April 4, 2022 -- A lentiviral-based gene therapy treatment for children with Wiskott-Aldrich Syndrome (WAS) has demonstrated long-term benefits, according to research recently published in Nature Medicine. The findings demonstrate a safe alternative to the traditional treatment protocol.
WAS is a genetic condition caused by errors in a section of DNA on the X chromosome. This reduces a child's ability to fight infection and affects around three in every million children worldwide. WAS affects all the hematopoietic cellular compartments, which explains the broad range of associated clinical manifestations. Severe infection, bleeding, eczema, and autoimmunity are associated with high-risk patients. Patients lacking the functional WAS protein do not survive beyond their second or third decade of life.
Traditionally, WAS patients are treated with allogeneic hematopoietic stem cell transplantation (HSCT) with a human leukocyte antigen-compatible donor. However, this treatment is associated with many hurdles, such as a lack of suitable donors, autoimmune complications, and high mortality rates.
This study presented eight patients with WAS having undergone phase I/II lentiviral vector-based gene therapy in clinical trials where healthy versions of the defective WAS gene were introduced (Nature Medicine, January 24, 2022). Long-term follow up showed this treatment increased the expression of the WAS protein in the patients' cells. Patients experienced clinical resolution of severe eczema and susceptibility to recurrent infections. Both T-cell function and count were restored, memory B cells were switched over time, and patients showed a marked decrease in the frequency and severity of spontaneous bleeding episodes.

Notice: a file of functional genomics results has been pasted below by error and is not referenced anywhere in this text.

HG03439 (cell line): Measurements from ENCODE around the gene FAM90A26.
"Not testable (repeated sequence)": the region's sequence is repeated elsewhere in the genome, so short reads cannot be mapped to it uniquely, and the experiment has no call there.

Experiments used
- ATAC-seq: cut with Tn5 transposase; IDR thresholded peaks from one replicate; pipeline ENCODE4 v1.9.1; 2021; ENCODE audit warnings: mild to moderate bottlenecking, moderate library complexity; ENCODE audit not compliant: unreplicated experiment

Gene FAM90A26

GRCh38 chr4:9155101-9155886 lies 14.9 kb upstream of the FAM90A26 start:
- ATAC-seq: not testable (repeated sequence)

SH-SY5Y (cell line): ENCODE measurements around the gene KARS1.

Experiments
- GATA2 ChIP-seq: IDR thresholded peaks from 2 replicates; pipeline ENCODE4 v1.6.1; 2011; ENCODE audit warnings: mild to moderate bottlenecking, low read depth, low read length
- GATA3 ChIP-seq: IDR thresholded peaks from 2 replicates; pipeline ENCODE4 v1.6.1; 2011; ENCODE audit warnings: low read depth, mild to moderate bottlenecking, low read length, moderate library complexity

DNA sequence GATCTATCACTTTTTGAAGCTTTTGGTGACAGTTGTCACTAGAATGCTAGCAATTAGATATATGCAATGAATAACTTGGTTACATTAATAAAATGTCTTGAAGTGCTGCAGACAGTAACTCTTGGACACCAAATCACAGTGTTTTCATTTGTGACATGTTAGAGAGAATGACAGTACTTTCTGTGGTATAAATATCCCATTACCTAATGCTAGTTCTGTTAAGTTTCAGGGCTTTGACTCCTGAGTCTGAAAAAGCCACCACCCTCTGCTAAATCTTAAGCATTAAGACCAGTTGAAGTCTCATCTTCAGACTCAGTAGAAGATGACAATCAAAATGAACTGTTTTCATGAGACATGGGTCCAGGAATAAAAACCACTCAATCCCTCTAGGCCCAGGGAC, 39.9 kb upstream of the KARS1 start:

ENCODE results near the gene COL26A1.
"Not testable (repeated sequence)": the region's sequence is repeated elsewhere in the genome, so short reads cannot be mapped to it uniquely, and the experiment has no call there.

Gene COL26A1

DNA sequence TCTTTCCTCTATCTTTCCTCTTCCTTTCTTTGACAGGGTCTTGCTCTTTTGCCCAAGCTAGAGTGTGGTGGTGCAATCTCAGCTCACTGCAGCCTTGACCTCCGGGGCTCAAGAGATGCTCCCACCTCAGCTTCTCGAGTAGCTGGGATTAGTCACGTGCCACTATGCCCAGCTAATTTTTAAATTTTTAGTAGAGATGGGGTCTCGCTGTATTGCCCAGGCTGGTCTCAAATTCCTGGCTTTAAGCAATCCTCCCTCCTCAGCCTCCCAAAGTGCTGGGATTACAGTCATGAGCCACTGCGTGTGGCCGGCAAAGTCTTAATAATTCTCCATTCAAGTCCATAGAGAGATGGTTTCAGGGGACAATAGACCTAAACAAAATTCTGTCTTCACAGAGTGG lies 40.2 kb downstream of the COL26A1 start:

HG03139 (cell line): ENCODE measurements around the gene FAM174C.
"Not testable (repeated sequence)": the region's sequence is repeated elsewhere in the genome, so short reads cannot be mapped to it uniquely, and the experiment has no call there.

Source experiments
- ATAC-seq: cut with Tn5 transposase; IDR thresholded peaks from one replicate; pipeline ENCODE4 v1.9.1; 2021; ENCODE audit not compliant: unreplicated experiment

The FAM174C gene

Gene therapy for the treatment of WAS is a safe, efficacious treatment for patients who lack a suitable HSCT donor, according to the authors of the study. More efficacious and more reliable transduction protocols and conditioning regimens are likely to improve outcomes further.
"This work shows the potential for gene therapy to act as a safe alternative in WAS patients when transplant is a less favorable option," said Adrian Thrasher, PhD, professor in pediatric immunology at University College London and senior author of the study.